DAPs can be web-based, on mobile devices or on the desktop, and state-of-the-art systems can be tailored for verticals like banking, healthcare, and the federal government with advanced modules.

Key DAP integrations and security features

Many integrations are possible with a DAP, but a key one for enterprises is with identity providers (IdPs), such as Okta. Storing and managing digital identities, IdPs allow organizations to manage access and privileges while maintaining high security standards. An IdP integration validates end users’ identity, enriches content segmentation capabilities, and expands on user behavior insights. So a DAP’s enterprise security and governance controls include access management via SSO.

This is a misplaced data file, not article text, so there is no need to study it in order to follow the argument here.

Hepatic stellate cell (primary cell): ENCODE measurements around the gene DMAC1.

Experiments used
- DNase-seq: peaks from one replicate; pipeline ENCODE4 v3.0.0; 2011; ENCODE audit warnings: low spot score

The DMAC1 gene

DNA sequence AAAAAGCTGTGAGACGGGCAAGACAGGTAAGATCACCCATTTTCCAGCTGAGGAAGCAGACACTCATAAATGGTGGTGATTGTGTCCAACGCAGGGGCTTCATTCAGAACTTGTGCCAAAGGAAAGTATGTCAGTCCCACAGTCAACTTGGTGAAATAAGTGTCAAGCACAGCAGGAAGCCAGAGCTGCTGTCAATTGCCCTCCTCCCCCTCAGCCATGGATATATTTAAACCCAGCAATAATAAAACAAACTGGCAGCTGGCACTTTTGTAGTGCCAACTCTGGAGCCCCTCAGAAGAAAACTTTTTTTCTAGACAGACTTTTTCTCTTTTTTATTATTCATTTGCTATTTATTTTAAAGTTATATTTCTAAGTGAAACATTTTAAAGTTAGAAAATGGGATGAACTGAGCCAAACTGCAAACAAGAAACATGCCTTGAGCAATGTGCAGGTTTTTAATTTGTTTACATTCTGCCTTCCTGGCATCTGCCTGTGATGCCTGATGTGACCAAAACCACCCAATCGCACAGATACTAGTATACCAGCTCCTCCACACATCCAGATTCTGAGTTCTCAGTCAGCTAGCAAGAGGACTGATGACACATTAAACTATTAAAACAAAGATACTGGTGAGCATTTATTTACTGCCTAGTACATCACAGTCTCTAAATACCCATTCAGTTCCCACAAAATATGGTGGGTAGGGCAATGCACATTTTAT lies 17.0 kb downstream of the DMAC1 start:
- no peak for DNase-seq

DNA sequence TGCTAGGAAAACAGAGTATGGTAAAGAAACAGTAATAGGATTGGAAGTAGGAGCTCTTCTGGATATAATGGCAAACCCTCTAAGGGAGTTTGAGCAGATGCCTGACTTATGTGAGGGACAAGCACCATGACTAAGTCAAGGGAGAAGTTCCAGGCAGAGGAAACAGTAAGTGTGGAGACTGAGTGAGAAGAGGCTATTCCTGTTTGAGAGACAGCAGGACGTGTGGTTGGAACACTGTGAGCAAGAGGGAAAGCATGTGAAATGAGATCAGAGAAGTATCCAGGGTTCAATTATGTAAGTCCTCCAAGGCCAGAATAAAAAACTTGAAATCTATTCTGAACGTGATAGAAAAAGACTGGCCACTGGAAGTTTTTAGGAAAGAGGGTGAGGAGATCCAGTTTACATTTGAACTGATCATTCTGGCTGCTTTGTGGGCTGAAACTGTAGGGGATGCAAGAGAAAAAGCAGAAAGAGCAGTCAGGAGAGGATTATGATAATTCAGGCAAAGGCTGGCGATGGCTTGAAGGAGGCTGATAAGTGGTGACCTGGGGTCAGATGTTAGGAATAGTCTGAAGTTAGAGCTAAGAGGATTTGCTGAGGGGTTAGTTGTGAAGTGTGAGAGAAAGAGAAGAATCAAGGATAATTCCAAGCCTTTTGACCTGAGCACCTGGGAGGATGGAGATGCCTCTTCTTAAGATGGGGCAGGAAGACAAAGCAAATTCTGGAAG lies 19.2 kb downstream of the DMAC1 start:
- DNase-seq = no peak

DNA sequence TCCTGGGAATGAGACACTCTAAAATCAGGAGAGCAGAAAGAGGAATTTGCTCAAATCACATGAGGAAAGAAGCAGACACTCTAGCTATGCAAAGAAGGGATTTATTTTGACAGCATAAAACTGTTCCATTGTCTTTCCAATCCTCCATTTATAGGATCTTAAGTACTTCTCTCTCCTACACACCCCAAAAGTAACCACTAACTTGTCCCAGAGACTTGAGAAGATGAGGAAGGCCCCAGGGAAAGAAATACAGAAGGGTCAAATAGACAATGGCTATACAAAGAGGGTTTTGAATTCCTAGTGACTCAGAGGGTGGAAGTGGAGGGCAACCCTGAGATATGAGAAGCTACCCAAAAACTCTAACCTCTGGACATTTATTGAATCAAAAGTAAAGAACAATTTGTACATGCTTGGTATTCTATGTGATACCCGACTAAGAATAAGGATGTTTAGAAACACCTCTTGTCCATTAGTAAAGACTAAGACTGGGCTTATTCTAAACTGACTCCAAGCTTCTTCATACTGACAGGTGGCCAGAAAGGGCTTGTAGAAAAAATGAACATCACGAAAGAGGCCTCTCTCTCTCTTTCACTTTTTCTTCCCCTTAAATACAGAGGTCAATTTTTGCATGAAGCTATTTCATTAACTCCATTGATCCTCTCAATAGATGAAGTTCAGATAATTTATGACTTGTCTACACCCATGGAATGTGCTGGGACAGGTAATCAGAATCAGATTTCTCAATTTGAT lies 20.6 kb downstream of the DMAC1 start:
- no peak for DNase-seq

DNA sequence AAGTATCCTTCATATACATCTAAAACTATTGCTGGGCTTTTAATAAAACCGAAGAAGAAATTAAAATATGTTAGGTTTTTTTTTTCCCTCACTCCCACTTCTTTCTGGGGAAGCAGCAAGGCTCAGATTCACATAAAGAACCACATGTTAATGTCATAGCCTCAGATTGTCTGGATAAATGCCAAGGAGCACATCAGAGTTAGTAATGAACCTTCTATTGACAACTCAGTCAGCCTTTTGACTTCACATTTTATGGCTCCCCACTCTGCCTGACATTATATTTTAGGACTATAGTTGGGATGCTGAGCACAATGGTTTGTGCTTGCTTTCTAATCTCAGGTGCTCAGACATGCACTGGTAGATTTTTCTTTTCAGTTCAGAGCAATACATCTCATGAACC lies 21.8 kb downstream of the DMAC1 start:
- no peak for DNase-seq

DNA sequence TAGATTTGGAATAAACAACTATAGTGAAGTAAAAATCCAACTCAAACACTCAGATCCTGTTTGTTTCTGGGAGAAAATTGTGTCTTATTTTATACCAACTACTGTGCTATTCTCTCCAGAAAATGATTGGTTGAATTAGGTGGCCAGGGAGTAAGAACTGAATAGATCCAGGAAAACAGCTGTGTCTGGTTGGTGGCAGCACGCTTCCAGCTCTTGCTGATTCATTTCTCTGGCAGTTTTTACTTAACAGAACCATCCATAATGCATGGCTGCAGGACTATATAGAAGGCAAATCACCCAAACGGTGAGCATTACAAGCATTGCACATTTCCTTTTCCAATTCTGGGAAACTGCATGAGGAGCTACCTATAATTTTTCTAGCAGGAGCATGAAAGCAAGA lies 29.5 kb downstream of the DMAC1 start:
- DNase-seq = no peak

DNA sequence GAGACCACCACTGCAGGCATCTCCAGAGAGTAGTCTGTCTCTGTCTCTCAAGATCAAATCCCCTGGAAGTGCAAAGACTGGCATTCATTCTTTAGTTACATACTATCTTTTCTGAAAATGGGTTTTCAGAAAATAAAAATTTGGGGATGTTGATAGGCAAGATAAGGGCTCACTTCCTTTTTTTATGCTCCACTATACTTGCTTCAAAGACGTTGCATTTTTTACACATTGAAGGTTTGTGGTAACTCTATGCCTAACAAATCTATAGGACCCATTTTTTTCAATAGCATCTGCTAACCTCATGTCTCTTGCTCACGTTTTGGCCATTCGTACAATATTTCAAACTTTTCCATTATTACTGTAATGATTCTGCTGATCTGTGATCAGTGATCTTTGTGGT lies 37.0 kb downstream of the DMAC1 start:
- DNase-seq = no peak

Governance controls also include advanced access control with custom roles, API permissions, security and privacy with proxy support, advanced censorship controls, end user hashing, static file storage, advanced audit logs, and vertical-specific features like FedRAMP certification for public sector organizations.

A DAP should only collect data that is necessary for operations and security, and it’s important to remember it’s anonymized. This includes IP address (in security logs for forensic purposes), environment properties (browser, OS, page URL, title), HTML metadata (for locating elements on the page), and analytics data (pseudonymized masked IP address, approximate geolocation, and interaction metadata).

When onboarding an organization, a DAP should have minimal technical prerequisites. The DAP team will ask the organization’s IT team to whitelist some DAP domains and have reasonably updated browsers on employee machines. The DAP team will also ask about website environment readiness and stability, website updates and release cycle, sandbox environment access, production environment access, website limitations, and data availability for the relevant processes.